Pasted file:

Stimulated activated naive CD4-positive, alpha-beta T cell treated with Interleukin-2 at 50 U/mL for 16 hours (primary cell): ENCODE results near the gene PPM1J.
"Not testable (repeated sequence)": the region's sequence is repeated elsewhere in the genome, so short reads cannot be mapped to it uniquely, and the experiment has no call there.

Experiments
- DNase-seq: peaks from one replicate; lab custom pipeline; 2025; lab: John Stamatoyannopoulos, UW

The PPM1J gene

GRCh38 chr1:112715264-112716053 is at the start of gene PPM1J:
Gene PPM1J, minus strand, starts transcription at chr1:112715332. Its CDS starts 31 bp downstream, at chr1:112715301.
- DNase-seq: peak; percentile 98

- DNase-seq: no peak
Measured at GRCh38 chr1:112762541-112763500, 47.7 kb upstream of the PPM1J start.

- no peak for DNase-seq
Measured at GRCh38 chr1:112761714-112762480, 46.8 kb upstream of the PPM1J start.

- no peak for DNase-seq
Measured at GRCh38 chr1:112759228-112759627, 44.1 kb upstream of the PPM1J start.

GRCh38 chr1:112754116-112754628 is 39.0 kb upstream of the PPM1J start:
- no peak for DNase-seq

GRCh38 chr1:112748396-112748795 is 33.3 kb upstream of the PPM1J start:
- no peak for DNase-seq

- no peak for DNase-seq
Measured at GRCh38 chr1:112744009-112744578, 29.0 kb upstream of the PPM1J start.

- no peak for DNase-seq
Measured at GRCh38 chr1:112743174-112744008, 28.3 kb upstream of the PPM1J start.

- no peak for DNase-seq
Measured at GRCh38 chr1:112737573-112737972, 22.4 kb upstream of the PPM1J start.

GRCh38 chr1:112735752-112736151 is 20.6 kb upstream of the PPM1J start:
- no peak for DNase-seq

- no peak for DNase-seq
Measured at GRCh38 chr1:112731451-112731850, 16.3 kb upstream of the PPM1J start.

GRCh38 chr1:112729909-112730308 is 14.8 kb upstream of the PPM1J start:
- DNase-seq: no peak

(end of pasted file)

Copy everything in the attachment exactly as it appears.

Stimulated activated naive CD4-positive, alpha-beta T cell treated with Interleukin-2 at 50 U/mL for 16 hours (primary cell): ENCODE results near the gene PPM1J.
"Not testable (repeated sequence)": the region's sequence is repeated elsewhere in the genome, so short reads cannot be mapped to it uniquely, and the experiment has no call there.

Experiments
- DNase-seq: peaks from one replicate; lab custom pipeline; 2025; lab: John Stamatoyannopoulos, UW

The PPM1J gene

GRCh38 chr1:112715264-112716053 is at the start of gene PPM1J:
Gene PPM1J, minus strand, starts transcription at chr1:112715332. Its CDS starts 31 bp downstream, at chr1:112715301.
- DNase-seq: peak; percentile 98

- DNase-seq: no peak
Measured at GRCh38 chr1:112762541-112763500, 47.7 kb upstream of the PPM1J start.

- no peak for DNase-seq
Measured at GRCh38 chr1:112761714-112762480, 46.8 kb upstream of the PPM1J start.

- no peak for DNase-seq
Measured at GRCh38 chr1:112759228-112759627, 44.1 kb upstream of the PPM1J start.

GRCh38 chr1:112754116-112754628 is 39.0 kb upstream of the PPM1J start:
- no peak for DNase-seq

GRCh38 chr1:112748396-112748795 is 33.3 kb upstream of the PPM1J start:
- no peak for DNase-seq

- no peak for DNase-seq
Measured at GRCh38 chr1:112744009-112744578, 29.0 kb upstream of the PPM1J start.

- no peak for DNase-seq
Measured at GRCh38 chr1:112743174-112744008, 28.3 kb upstream of the PPM1J start.

- no peak for DNase-seq
Measured at GRCh38 chr1:112737573-112737972, 22.4 kb upstream of the PPM1J start.

GRCh38 chr1:112735752-112736151 is 20.6 kb upstream of the PPM1J start:
- no peak for DNase-seq

- no peak for DNase-seq
Measured at GRCh38 chr1:112731451-112731850, 16.3 kb upstream of the PPM1J start.

GRCh38 chr1:112729909-112730308 is 14.8 kb upstream of the PPM1J start:
- DNase-seq: no peak